New research shows statins could reduce common diabetes complications

The development of common diabetes complications that can lead to blindness and amputations could be reduced by taking statins, indicates new research published in The Lancet Diabetes & Endocrinology.

It is well established that statins via cholesterol lowering effectively reduce the risks of heart attack and stroke in people with type 2 diabetes, but whether statin use affects the development of small blood vessel (or microvascular) complications, such as eye, nerve, and kidney disease in individuals with diabetes is not known.

“Since high levels of blood glucose, the hallmark of diabetes, are linked with microvascular disease, and since statins are suspected of raising glucose levels, we tested the hypothesis that individuals taking a statin before a diagnosis of diabetes might be at increased risk of developing microvascular complications”, explains study author Professor Børge G Nordestgaard, Chief Physician in Clinical Biochemistry at Copenhagen University Hospital in Denmark. “Surprisingly, the results showed that statins decreased rather than increased risk of these complications.”

Using whole-country data from Danish clinical registries, the investigators examined whether statins reduced the incidence of microvascular complications in more than 60 000 individuals selected at random from all patients with diabetes in the entire national population who were aged 40 years or older and diagnosed between Jan, 1996 and Dec, 2009. The microvascular outcomes of 15 679 patients who had used statins regularly before their diabetes diagnosis were compared with 47 037 patients who had not used statins prior to diagnosis.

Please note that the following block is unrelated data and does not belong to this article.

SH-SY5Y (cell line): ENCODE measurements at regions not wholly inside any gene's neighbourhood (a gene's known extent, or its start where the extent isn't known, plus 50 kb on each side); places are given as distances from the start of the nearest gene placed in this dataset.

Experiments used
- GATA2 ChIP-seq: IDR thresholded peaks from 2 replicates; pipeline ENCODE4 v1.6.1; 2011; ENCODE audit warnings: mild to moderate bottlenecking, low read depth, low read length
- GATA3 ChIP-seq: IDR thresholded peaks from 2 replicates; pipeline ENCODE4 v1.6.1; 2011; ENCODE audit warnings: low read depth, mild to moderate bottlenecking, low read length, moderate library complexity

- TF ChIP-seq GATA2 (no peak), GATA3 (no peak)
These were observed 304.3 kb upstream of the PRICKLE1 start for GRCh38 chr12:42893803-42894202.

Results showed that over a median follow-up of 2.7 years (maximum 13 years), people who used statins were 34% less likely to be diagnosed with diabetic neuropathy (nerve disease that can lead to foot problems that require amputation), 40% less likely to develop diabetic retinopathy (damage to the retina that can lead to blindness), and had a 12% reduced risk of gangrene compared to those who had not received statins. However, the risk of diabetic nephropathy (kidney disease) was similar between the groups. Statin users were also slightly more likely to be diagnosed with diabetes, as shown in previous studies.

According to study co-author Dr Sune F Nielsen from Copenhagen University Hospital in Denmark:

We found no evidence that statin use is associated with an increased risk of microvascular disease. Whether or not statins are protective against some forms of microvascular disease, a possibility raised by these data, and by which mechanism, will need to be addressed in studies similar to ours, or in mendelian randomisation studies, but preferably in randomised controlled trials.

Writing in a linked Comment, Dr David Preiss from the British Heart Foundation Cardiovascular Research Centre at the University of Glasgow in the UK says:

Statins act by reducing circulating LDL cholesterol and, to a lesser extent, triglycerides. But if statins do protect from microvascular damage, their effect might have little to do with lipid modification. Fibrates are other lipid-modifying agents which have shown promising results for lowering the progression of retinopathy, but this appears to be due to direct anti-inflammatory effects in the eye rather than lipid modification. Statins also have anti-inflammatory effects which might slow the progression of microvascular disease in the eye or kidney. For now, however, any benefit of statins on microvascular complications remains unproven.

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